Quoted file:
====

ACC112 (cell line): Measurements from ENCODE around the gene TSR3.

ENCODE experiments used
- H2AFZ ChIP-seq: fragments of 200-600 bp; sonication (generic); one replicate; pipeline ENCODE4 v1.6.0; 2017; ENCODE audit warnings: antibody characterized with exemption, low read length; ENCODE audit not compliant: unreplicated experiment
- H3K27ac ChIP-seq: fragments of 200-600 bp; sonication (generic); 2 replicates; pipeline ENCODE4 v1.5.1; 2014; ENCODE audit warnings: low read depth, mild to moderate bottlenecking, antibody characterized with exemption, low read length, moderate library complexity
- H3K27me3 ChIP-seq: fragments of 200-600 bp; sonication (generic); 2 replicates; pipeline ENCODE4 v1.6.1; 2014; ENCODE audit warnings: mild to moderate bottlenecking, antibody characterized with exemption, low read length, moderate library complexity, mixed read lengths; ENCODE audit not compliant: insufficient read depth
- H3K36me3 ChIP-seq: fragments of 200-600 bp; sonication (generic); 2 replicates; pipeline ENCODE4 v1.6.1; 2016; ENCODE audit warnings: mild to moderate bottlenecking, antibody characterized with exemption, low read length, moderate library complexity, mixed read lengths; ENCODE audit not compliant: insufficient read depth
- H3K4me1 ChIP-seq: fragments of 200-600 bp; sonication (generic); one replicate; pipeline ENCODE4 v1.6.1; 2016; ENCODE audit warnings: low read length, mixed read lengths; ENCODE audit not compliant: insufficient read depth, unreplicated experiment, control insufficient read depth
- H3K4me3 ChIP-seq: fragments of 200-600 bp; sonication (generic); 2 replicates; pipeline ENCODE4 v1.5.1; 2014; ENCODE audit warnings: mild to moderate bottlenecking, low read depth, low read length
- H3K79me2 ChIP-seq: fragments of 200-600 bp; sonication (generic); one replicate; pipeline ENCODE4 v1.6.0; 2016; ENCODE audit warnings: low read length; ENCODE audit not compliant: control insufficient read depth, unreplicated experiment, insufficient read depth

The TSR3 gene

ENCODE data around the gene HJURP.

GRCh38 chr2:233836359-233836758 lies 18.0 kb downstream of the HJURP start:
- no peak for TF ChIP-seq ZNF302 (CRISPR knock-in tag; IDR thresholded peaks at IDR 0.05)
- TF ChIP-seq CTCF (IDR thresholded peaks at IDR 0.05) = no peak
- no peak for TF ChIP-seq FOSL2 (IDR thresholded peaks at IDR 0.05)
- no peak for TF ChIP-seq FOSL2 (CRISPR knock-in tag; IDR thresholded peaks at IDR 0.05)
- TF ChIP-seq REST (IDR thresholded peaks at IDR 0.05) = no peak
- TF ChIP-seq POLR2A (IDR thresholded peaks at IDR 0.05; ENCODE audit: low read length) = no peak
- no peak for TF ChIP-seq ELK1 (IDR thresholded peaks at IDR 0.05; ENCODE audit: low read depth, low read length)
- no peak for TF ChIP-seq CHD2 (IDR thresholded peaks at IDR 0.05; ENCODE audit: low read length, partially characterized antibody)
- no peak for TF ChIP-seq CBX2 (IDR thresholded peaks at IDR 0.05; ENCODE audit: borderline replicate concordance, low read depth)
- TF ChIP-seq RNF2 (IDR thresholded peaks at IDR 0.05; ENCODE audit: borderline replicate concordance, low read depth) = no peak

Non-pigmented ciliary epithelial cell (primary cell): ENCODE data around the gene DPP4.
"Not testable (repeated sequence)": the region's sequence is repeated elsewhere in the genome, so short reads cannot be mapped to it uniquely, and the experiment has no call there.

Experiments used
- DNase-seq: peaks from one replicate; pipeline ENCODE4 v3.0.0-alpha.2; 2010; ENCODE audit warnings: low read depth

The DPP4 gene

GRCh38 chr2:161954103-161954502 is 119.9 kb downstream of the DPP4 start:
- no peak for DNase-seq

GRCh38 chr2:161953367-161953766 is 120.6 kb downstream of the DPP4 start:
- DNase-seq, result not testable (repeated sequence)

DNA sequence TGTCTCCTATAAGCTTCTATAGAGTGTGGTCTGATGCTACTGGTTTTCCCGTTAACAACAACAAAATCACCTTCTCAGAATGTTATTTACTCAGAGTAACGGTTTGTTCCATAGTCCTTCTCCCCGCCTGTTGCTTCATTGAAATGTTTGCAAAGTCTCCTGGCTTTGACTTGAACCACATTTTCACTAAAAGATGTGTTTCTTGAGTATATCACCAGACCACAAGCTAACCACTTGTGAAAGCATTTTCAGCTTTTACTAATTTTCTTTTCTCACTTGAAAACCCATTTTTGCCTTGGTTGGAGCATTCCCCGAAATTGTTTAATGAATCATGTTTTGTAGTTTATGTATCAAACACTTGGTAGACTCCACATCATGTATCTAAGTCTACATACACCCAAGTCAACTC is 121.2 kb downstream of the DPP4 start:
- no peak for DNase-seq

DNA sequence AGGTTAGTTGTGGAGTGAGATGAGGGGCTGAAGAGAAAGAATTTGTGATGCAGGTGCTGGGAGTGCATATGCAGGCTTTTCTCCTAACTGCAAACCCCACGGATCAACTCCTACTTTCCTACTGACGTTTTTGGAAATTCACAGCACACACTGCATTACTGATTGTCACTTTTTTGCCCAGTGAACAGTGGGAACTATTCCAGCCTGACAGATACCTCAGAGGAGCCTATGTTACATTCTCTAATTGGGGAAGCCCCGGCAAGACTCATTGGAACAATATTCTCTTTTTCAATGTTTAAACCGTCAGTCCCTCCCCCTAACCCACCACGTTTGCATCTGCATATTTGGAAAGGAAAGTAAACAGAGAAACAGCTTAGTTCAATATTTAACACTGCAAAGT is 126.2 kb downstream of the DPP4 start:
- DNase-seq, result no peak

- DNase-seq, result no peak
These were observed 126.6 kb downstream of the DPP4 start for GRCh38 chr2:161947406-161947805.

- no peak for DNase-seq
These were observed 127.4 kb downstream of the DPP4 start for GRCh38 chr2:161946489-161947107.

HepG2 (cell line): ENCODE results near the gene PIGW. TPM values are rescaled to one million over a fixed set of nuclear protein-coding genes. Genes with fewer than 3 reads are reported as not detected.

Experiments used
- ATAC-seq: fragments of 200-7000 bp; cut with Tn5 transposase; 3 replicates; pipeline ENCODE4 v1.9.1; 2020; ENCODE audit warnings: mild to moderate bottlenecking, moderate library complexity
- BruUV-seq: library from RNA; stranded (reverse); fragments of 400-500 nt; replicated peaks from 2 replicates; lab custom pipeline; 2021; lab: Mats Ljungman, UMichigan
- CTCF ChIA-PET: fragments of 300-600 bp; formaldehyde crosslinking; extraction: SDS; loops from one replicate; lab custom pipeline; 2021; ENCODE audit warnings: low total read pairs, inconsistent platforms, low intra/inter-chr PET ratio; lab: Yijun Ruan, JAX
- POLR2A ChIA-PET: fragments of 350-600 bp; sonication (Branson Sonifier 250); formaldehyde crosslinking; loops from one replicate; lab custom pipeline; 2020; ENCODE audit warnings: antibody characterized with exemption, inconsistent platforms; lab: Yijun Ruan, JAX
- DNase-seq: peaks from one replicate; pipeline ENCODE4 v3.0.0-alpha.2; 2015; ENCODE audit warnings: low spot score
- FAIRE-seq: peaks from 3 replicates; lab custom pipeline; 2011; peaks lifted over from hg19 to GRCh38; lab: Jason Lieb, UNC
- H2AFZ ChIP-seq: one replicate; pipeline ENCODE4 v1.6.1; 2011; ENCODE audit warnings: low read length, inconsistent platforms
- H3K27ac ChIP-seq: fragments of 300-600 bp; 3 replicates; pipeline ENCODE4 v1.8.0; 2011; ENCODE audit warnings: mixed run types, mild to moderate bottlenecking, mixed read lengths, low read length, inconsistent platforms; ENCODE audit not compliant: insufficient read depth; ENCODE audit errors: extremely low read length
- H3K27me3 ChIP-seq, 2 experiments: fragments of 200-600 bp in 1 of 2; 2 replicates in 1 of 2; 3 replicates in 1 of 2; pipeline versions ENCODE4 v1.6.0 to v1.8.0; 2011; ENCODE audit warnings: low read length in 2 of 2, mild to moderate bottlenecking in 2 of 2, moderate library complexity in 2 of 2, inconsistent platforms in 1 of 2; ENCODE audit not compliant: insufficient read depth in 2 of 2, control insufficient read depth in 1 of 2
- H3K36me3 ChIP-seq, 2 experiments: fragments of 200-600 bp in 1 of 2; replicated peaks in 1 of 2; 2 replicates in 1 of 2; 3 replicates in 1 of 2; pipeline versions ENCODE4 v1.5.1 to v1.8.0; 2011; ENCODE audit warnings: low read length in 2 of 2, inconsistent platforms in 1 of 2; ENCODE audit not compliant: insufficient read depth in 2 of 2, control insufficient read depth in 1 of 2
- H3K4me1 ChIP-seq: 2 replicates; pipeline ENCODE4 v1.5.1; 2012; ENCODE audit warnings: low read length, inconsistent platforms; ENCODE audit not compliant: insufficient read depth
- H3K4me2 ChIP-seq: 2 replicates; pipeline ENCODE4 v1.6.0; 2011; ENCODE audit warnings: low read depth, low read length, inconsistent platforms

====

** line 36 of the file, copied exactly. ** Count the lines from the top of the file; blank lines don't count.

- DNase-seq, result no peak